Friday, November 02, 2007
"In general, it is human nature to shout about new ideas that have succeeded - while failure is discussed in hushed whispers, if at all . . . If we want to encourage criminal justice officials to test new ideas and challenge conventional wisdom, we need to create a climate where failure is openly discussed."
The Center for Court Innovation's project on failure in the criminal justice system - an edited transcript of the discussion can be found here - was recently released, and has already generated a lot of buzz in the legal blogosphere, from sites as diverse as the Legal Blog Watch, Open Eye Communications, AlertInfo and the Bureau of Justice Assistance (the event's sponsor).
It also got me thinking about the important role that failure has played in Bronx Community Solutions.
As Project Director, I've spent a lot of time touting our successes, which at this point I can rattle off without breaking a sweat: steep reductions in the use of jail for low-level offenders; more sentencing options for judges and greater utilization of community service and social service mandates; a 40 percent increase in compliance with court orders; over $1 million in community service projects for the Bronx; and literally thousands of participants who have been connected to social services like a job, drug treatment or recreational opportunities after their mandate is complete.
I'm proud of what we've accomplished in the almost three years of operations in the Bronx. But it's not really all of the story. Any experienced practitioner (or even educated citizen) is by now familiar with the de rigeour litany of project success: it seems like even the most modest policy initiatives are bristling with impressive statistics and achievements. On balance, I think that's a good thing - after all, we live in a more results oriented world.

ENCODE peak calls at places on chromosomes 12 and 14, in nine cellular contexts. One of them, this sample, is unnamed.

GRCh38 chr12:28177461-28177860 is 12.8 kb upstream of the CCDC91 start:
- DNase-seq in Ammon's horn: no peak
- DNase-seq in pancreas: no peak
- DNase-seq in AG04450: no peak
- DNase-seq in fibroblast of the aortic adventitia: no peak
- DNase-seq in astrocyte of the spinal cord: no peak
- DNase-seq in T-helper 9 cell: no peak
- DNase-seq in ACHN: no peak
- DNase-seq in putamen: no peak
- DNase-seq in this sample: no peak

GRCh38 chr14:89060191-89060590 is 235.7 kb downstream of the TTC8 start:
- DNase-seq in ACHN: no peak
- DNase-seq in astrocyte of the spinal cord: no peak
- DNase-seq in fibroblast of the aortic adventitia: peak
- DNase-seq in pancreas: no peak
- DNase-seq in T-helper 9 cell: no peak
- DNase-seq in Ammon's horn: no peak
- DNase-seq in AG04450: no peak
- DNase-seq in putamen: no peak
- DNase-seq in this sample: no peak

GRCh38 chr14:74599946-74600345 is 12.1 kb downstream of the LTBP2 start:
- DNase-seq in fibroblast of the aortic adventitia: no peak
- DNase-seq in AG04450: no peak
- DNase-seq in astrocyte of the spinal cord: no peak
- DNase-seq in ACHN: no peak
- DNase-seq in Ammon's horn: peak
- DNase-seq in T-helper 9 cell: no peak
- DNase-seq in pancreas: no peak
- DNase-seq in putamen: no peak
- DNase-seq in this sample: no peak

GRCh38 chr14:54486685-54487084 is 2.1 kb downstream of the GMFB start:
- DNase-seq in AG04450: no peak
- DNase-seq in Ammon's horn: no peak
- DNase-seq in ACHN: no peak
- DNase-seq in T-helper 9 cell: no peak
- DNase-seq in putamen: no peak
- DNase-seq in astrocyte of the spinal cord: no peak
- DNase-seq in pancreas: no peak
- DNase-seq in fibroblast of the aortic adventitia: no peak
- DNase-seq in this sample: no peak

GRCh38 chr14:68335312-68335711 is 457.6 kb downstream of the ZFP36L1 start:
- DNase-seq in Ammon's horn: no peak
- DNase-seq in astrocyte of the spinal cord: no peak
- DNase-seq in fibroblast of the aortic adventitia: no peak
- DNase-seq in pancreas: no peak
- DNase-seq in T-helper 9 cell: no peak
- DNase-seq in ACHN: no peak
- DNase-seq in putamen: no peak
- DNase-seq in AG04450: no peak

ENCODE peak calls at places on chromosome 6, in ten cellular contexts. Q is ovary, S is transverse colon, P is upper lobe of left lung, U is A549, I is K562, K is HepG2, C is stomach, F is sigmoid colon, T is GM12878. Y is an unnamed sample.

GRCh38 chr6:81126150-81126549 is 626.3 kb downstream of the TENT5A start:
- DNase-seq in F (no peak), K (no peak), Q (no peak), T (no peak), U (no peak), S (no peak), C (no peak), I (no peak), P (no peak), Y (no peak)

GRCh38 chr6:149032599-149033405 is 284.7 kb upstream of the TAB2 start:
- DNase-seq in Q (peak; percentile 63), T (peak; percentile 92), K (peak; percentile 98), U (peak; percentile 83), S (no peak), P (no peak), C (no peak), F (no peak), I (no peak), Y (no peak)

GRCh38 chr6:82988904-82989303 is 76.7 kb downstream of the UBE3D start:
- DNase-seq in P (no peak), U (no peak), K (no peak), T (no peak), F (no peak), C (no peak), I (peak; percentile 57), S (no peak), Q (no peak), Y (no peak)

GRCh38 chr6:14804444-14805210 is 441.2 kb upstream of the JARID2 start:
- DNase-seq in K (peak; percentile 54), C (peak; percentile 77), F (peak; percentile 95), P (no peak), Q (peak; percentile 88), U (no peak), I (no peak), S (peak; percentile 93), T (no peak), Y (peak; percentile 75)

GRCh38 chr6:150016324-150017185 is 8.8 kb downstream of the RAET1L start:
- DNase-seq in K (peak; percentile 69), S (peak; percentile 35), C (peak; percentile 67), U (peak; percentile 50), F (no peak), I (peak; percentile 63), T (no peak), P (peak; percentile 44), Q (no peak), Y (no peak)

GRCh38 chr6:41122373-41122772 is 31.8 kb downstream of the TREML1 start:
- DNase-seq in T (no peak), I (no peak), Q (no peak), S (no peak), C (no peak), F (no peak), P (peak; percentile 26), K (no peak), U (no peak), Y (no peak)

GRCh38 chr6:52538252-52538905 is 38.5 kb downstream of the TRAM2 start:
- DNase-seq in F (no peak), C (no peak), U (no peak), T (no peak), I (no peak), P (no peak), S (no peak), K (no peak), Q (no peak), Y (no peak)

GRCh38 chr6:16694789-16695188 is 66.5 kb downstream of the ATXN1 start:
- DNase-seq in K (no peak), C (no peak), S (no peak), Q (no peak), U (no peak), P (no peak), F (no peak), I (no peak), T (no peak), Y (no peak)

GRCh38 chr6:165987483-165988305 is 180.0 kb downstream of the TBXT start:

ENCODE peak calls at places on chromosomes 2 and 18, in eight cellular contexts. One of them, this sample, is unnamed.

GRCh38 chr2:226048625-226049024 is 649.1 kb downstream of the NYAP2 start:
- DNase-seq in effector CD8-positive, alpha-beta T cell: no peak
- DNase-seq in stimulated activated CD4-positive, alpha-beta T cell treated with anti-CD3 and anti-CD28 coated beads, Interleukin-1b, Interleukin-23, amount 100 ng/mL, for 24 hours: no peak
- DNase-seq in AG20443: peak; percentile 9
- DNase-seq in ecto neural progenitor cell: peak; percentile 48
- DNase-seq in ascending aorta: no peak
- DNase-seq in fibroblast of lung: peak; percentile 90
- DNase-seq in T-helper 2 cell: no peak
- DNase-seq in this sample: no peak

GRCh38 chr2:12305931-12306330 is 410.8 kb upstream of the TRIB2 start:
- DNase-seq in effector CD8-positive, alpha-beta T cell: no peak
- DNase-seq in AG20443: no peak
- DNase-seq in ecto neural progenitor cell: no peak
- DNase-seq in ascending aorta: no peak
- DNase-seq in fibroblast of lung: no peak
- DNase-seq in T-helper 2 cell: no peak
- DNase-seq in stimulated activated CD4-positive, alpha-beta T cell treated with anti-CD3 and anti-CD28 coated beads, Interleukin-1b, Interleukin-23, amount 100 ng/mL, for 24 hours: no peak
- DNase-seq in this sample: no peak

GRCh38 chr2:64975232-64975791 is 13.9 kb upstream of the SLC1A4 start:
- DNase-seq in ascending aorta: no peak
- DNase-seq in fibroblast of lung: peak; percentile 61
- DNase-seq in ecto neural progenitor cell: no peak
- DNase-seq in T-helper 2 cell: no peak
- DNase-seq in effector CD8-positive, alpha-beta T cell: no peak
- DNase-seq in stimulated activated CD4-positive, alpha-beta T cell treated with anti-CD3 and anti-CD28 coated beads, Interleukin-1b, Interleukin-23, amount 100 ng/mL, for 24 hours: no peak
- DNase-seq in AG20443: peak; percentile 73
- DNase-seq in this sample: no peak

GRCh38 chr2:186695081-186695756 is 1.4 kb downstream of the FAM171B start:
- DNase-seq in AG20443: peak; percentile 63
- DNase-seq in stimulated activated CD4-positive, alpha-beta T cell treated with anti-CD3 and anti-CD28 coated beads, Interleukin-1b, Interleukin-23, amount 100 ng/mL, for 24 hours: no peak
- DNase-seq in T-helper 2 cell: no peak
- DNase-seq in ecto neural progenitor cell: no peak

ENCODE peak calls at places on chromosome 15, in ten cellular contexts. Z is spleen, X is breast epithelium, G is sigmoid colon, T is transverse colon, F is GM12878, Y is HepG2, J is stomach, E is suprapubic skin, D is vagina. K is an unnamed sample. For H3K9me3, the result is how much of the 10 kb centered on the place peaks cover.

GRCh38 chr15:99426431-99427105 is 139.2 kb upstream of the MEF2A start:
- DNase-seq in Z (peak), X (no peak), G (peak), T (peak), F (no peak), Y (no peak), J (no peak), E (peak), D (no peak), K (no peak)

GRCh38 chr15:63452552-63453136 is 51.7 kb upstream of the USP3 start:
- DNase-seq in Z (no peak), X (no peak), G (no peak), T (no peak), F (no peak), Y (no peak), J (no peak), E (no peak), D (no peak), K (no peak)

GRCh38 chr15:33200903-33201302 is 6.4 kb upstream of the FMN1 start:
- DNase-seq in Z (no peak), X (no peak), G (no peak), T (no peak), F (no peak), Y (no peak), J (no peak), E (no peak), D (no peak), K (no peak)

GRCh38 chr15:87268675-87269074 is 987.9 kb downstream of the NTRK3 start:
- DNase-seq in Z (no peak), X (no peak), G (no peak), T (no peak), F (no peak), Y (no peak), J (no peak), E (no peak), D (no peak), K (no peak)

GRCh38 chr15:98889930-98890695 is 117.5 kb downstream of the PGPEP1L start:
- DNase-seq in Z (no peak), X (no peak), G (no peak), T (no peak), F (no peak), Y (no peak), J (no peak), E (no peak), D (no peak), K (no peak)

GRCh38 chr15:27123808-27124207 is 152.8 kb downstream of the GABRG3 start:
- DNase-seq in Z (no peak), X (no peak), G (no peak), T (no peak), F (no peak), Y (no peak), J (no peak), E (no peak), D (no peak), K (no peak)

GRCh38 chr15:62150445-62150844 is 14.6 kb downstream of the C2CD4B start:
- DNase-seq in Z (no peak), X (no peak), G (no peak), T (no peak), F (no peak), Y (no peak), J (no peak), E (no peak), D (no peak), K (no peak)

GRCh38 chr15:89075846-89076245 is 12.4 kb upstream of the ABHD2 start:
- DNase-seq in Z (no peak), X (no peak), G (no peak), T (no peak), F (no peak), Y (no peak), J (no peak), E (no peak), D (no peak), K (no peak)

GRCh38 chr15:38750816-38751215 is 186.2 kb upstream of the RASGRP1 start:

What's lost in this relentless chatter about problems solved, milestones reached and money saved, however, is a candid discussion of the challenges and frustrations of public sector innovation. That's why it was such a relief to hear committed professionals talk about failure. It's about as close as you'll get to the experience of hearing their thoughts over a beer (without the beer, of course).
If that were the report's only achievement, it would be well worth reading. But the piece also does a nice job of capturing something about Bronx Community Solutions that I've found hard to put into words.
In private moments, I think of the accomplishments cited above as the coin we pay for being allowed to fail. What I'm proudest about Bronx Community Solutions is that we've taken an open minded, non-bureaucratic approach to addressing problems faced in a large, urban courthouse. Inevitably, that's going to lead to failure, as we try out new things and discard what isn't working.
As the transcript nicely captures, it's possible to survive failure. It doesn't have to be a career killer. In fact, failure should be built in to any successful project.
So I leave you with a question: have you failed lately? And if not, why not?